BHGE AM '18: Design challenges of Novatek's Yamal LNG and Arctic LNG 2

FLORENCE—by Adrienne Blume, Executive Editor, Hydrocarbon Processing and Editor, Gas Processing

In a keynote speech on Day 2 of the 2018 BHGE Annual Meeting (BHGE AM), Mark Gyetyay, CFO and Deputy Chairman of the management board of Novatek, discussed the Yamal LNG and Arctic LNG 2 projects in Russia.

Mark Gyetyay, CFO and Deputy Chairman of Novatek

Yamal LNG successes and lessons learned. The execution of the Yamal LNG project, which Mr. Gyetyay called "one of the most difficult projects in the world," required innovative solutions. More than 650 companies were involved in its execution. The project was started up on December 8, 2017.

Yamal LNG required specially built equipment due to the harsh arctic conditions. A total of 38,000 pylons were constructed for the equipment to rest on, to prevent damage from permafrost. Each pylon was built with a heat exchanger inside.

Contractors also built special vehicles to transport equipment to the site. The vehicles were modular built, with some weighing as much as 5,000 tons. Also, more than 5,000 local contractors were hired to work on the project.

The terminal has three LNG trains with a capacity of 5.5 metric MMtpy each. LNG is exported from the site on icebreaker-type vessels that can crush ice up to 2 m thick.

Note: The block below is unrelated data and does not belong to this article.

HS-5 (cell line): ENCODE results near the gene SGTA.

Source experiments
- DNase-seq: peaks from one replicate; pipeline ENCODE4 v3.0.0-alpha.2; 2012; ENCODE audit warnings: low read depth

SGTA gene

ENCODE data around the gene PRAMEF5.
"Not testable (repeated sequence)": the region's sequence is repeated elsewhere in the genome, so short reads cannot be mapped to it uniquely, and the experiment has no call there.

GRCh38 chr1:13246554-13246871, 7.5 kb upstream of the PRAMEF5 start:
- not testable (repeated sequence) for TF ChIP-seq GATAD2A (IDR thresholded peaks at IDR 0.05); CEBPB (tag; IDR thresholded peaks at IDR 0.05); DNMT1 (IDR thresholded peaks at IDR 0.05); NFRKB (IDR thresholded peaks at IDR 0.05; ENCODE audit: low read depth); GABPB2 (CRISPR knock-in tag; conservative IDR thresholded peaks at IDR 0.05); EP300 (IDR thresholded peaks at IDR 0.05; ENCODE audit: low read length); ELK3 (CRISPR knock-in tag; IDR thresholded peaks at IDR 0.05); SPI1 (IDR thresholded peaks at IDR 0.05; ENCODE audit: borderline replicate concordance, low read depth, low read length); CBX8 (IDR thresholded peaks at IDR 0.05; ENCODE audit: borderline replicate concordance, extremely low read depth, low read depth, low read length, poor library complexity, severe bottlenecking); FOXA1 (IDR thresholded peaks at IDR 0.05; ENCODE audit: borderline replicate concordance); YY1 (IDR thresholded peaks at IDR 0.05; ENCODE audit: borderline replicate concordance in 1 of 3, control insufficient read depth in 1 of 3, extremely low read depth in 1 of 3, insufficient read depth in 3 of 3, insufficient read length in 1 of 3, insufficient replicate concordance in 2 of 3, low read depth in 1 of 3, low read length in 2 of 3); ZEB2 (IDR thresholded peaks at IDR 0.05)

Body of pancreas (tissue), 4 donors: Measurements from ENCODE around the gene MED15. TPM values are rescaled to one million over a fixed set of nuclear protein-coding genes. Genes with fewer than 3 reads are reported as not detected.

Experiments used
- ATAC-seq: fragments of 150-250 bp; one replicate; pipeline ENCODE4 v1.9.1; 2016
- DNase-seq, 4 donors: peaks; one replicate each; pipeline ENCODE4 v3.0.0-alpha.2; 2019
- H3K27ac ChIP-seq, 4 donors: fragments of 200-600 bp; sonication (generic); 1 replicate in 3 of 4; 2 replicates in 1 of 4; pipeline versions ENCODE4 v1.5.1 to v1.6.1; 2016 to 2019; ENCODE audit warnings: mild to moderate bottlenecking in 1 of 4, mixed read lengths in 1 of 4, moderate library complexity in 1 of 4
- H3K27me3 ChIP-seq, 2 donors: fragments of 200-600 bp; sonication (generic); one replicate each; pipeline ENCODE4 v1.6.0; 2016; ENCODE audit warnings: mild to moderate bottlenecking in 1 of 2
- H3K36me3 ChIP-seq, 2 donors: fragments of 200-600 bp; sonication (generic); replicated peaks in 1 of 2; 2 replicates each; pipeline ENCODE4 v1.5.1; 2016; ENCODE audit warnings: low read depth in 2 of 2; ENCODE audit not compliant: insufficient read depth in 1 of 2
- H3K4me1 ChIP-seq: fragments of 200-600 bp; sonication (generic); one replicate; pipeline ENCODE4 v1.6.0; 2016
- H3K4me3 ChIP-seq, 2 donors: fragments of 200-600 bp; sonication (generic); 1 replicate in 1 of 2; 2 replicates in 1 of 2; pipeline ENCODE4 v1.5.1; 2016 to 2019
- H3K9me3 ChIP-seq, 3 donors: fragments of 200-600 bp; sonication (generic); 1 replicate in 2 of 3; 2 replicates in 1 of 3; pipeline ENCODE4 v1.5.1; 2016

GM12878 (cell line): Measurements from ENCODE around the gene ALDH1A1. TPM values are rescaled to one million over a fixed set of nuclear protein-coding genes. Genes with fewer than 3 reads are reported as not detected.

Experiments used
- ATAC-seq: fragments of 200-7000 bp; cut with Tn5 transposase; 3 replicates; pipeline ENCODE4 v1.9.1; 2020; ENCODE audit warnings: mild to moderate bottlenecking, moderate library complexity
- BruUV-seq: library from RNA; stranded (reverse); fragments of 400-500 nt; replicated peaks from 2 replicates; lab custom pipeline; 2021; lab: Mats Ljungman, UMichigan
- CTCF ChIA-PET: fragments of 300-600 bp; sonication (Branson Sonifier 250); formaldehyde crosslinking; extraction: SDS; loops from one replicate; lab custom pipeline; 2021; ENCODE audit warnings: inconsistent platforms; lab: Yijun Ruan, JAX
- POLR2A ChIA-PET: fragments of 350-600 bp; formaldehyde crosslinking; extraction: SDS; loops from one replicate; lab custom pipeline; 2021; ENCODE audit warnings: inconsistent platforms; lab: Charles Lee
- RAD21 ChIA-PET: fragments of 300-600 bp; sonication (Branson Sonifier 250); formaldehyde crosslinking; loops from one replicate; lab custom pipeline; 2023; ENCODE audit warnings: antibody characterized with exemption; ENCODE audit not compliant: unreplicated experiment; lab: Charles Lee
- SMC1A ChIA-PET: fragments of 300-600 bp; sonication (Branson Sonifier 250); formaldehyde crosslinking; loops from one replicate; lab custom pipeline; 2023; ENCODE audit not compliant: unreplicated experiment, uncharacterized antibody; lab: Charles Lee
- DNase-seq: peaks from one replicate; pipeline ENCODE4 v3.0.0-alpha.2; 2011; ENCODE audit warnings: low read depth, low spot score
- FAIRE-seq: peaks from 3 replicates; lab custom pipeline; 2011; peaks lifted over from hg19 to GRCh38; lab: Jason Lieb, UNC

Arctic LNG 2 design. The Arctic LNG 2 project is based on a field that produces 30 Bm3y of gas and 1 MMtpy of condensate. Rather than using pylons for this project, Novatek decided to build the terminal on gravity-based structure (GBS) barges.

The use of GBS systems will reduce construction costs for Arctic LNG 2 by 30% (or approximately $9 B) from what was spent on Yamal LNG. Additionally, all of the field infrastructure for the project is connected by pipeline.

The LNG delivery method for Arctic LNG 2 will also differ from that used for Yamal LNG, Mr. Gyetyay explained. Rather than use icebreaker tankers to export the product, Novatek will build a transshipment facility in Kamchatka.

The facility will allow ice-class tankers to deliver LNG to Kamchatka, which will then be loaded on traditional tankers for export. The 20-metric MMtpy facility will have an expansion option to 40 metric MMtpy.

By using technology and innovative solutions through collaborative partner relationships, Novatek plans to successfully monetize its resource base in the Yamal and Gydan peninsulas, lower the cost of liquefaction, increase the use of the Northern Sea Route for full-year navigation, create a new trading hub to serve the growing Asia-Pacific region, and adopt an LNG marketing strategy with flexible duration terms, pricing and volumes.

The BHGE AM is taking place in Florence, Italy from 29–30 January, featuring technology demonstrations and a number of discussions by executives from BHGE and its operating partners.

 

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